Brown Rice (tons better than white which has been stripped of many vital nutrients)
Spelt (an ancient European grain that was brought to the U.S in the 1890's and is similar to Wheat but easier to digest)
Kamut (One says this grain was found in the tombs of the ancient Egyptian Pharaohs, hence the nickname; "King Tut's Wheat". Another legend is that Noah used the grain on the ark resulting in the nickname “Prophet’s wheat.” Other legends surmise it was brought over by invading armies into Egypt. In Turkey, it has the nickname “Camel's Tooth” due to its hump back shape)
Oat Groats
Teff (a common grain used in Ethiopia and the smallest grain in the world but holds a powerful punch of nutrients)
Buckwheat, etc.

If you have a local Grainery that sells them in big 25-50 lb bags, this is ideal and what I do. They put them into the buckets with a little CO2 and seal them up for me as well which is nice. I buy a bucket or two every month to keep up my food storage.

The buckets at the Kitchen Kneads store where I buy my grains are more expensive, so I save a little money by purchasing the buckets and the arthritis GAMMA LIDS at Walmart. The Gamma lids are so much easier to open and make it easy to get into them. For instance, I have several buckets of Spelt but one of those buckets have a Gamma lid and the others have regular lids. The one that has the Gamma lid is the one I get the grains from and when that is empty, I open one with a regular lid and dump that bucket into the one with the gamma lid. Then I jot down that I need to buy another bucket of Spelt next month to replace the one that I used up. Then I just take my buckets when I go buy the grains and they'll fill, seal, and label them for me.

This is what Charise does to prepare her grains... OK, so now that you have your storage of several different grains, you can now buy yourself a good solid electric grinder. I have a NUTRIMILL and it has lasted for about 8 years so far and seems to be a good one for me. My mother has a MAGIC MILL which has lasted a LONG time as well, so these are just two options for you. After getting your wheat grinder and the grains, you can now keep it on your counter to use every week or every other week. I have smaller buckets of the grains in my pantry upstairs to easily access them and the big buckets are downstairs in my food storage room.

Charise's 5-Grain Flour combines 5 cups of Spelt or Kamut, 1 cup of Rye, 1 cup of Barley, 1 cup of Millet, and 1 cup of Oat Groats.

This is a nice combination to start off with. You can change the amounts to suit you and implement other grains like Buckwheat, Quinoa, Amaranth and other grains. I dump all of these in my wheat grinder and then scoop it all into a plastic storage container. 

NOW, once your flour is ground, it only keeps the vitamins for a day or two on the counter, 1 week in the fridge, but it will last 1 month in the freezer!  So, I now store my freshly ground flour in a tuperware container in the freezer to ensure the valuable nutrients are not lost!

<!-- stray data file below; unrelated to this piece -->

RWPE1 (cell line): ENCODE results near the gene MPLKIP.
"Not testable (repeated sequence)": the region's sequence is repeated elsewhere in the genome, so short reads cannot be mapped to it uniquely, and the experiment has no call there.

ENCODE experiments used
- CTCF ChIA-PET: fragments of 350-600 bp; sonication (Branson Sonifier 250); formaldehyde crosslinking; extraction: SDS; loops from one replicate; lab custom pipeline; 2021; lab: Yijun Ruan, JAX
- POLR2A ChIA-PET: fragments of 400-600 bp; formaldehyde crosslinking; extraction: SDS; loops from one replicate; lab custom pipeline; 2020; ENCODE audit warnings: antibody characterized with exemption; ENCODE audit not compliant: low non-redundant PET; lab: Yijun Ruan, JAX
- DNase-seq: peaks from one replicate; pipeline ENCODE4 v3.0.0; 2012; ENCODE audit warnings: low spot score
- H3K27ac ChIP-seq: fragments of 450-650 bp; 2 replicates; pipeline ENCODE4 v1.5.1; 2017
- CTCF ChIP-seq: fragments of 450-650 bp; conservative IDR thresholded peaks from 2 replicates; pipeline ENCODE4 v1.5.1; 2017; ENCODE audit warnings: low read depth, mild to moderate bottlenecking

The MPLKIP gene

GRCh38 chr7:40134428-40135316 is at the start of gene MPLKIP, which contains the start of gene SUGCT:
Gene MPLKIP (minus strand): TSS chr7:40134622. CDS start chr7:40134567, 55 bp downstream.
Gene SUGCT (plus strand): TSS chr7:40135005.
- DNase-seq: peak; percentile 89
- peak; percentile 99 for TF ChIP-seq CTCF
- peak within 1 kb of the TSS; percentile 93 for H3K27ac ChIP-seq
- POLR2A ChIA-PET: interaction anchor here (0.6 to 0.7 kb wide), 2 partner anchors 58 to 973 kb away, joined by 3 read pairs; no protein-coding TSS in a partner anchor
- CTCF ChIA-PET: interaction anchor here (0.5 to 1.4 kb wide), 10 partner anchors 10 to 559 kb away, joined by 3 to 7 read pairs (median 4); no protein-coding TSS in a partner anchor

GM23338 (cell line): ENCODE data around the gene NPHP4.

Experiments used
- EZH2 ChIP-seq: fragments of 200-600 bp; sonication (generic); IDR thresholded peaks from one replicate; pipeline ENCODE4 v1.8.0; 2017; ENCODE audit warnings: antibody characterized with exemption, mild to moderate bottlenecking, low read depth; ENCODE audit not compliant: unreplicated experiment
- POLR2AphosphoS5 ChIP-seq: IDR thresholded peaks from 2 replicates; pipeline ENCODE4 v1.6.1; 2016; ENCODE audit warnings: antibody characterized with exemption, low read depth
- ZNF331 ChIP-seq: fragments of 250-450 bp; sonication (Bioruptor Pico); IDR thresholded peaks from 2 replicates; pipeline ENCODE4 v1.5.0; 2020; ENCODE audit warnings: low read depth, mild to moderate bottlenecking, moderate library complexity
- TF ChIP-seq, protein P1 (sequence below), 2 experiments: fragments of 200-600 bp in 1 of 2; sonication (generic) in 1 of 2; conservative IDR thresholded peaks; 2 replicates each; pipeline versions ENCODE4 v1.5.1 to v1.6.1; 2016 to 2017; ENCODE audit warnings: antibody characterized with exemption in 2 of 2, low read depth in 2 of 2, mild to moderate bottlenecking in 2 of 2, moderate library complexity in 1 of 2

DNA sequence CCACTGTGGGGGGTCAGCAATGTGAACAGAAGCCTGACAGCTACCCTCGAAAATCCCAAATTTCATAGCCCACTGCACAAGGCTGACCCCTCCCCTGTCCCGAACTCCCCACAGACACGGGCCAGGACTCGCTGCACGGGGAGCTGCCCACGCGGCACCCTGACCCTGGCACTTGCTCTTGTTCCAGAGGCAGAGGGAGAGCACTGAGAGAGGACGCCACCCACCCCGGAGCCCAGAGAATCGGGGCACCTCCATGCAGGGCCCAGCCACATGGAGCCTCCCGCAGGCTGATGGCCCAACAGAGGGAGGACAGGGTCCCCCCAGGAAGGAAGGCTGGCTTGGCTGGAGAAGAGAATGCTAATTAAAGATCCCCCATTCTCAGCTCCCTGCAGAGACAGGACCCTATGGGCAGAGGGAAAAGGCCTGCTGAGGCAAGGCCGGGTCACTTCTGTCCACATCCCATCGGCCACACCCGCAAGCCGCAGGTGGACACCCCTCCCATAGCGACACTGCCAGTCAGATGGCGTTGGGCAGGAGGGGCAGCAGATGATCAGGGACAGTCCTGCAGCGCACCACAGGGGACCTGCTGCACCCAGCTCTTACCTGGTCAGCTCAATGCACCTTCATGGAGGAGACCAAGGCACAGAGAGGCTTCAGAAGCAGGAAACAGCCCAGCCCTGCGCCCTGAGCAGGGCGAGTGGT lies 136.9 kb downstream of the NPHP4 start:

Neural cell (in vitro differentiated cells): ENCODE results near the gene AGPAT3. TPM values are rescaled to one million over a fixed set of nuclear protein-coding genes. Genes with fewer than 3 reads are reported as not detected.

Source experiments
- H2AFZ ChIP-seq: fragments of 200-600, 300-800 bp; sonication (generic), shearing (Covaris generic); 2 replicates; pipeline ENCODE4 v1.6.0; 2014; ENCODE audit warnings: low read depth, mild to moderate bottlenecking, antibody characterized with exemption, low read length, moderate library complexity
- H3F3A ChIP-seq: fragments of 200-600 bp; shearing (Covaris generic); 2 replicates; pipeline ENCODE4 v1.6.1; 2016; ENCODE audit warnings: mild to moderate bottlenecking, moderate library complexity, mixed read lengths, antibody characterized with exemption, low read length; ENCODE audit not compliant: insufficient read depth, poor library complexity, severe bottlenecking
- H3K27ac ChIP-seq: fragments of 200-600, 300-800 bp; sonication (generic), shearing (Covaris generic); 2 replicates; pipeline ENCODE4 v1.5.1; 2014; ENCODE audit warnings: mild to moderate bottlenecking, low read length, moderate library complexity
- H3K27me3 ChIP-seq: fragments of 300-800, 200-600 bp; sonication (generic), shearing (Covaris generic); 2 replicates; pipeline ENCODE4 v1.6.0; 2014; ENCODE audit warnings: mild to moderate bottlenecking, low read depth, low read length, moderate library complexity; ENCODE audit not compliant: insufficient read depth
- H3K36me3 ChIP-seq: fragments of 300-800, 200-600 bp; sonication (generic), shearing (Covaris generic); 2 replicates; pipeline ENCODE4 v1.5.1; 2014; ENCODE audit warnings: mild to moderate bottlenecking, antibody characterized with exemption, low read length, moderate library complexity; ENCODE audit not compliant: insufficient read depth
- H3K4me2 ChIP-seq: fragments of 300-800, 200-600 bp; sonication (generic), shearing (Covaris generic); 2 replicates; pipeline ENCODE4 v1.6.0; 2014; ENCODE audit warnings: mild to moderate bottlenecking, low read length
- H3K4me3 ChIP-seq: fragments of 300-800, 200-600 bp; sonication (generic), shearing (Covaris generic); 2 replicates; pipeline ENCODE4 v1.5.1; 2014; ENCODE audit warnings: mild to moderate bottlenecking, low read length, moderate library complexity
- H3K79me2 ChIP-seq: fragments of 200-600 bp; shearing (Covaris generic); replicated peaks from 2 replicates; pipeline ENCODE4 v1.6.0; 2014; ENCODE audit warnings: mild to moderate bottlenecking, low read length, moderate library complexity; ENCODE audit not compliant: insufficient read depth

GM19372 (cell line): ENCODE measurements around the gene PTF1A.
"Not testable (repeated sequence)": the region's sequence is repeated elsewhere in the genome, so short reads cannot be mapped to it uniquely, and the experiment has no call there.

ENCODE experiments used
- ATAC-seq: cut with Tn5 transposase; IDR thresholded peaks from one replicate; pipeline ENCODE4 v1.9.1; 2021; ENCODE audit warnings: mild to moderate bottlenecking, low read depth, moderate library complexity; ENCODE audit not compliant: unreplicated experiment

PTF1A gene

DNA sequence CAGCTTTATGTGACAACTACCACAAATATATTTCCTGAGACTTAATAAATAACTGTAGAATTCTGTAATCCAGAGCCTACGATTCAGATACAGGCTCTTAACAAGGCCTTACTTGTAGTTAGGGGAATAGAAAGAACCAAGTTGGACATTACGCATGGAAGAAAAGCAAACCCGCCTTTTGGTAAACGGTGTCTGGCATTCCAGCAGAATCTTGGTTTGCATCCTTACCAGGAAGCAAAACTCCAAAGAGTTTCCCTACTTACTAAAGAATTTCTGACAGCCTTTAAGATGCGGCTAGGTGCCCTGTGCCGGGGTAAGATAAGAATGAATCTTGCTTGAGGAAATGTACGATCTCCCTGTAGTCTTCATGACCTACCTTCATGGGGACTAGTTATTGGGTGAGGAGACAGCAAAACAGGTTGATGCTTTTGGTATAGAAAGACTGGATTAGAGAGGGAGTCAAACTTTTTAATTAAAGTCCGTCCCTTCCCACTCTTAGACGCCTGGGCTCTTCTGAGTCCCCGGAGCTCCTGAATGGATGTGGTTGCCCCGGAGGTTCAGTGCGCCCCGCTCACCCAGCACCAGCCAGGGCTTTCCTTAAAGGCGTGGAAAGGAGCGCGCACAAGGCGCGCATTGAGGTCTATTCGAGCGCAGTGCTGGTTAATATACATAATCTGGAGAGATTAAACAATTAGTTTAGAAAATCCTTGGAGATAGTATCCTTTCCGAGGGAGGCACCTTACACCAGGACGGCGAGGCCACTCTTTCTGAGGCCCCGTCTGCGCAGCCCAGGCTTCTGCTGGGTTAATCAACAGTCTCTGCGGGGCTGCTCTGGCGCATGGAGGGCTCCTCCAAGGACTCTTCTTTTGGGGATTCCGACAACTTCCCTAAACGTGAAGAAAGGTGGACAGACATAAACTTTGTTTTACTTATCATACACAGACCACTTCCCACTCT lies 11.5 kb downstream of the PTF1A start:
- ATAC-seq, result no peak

This 5-Grain Flour is GREAT in EVERYTHING!!! I use it for our pancakes, waffles, muffins, German Pancakes, quick breads, etc! My husband uses it in his yeast bread recipes but also likes to use ground White Beans to keep it a little lighter and fluffier. Many wonder if their breads will be heavier and I tell them NO because you aren't using 100% WHEAT...which is a heavier grain. Because I use 5 different grains and some lighter than others (such as millet, barley and Oats), it is not very dense at all! 

If at first you don't like using ALL whole-grain flour, might I suggest you start by using 1/2 white flour and 1/2 whole grain flour to begin with.  It may take some time to get used to, but you'll soon not want to go back to plain white'll notice the whole grain flour is much more flavorful and delicious.   Now go and try it for youself...I'm sure you won't be dissappointed and you WILL be so much healhier!

Mini Pumpkin Muffins

1 cup whole-grain flour
1 tsp. pumpkin pie spice
1/2 tsp. baking soda
1/2 tsp. baking powder
1/4 tsp. salt
1 cup organic whole cane sugar (brown sugar)
1/4 cup vegetable oil
15 oz pumpkin puree (1 3/4 cup)
2 lg. eggs, slightly beaten
1 cup lowfat granola cereal, crumbled
Chocolate chips (optional)
Preheat oven to 350 degrees.  Grease mini or regular muffn pans. 
Combine flour, pumpkin pie spice, baking soda, baking powder, and salt in a small bowl. 
Beat sugar and oil in medium mixer bowl until blended.  Add pumpkin and eggs; beat well. 
Gradually stir in flour mixture.  Spoon batter into muffin cups, filling 2/3 full. 
Sprinkle each with a bout 1/2 tsp. of crumbled granola and a few chocolate chips if desired.
Bake for 15-20 minutes or until wooden toothpick inserted in the center of a muffin comes out clean.
Cool for 10 minutes; remove to wire racks to cool completely.  Makes 20 servings, 3 mini muffins each.

*From Charise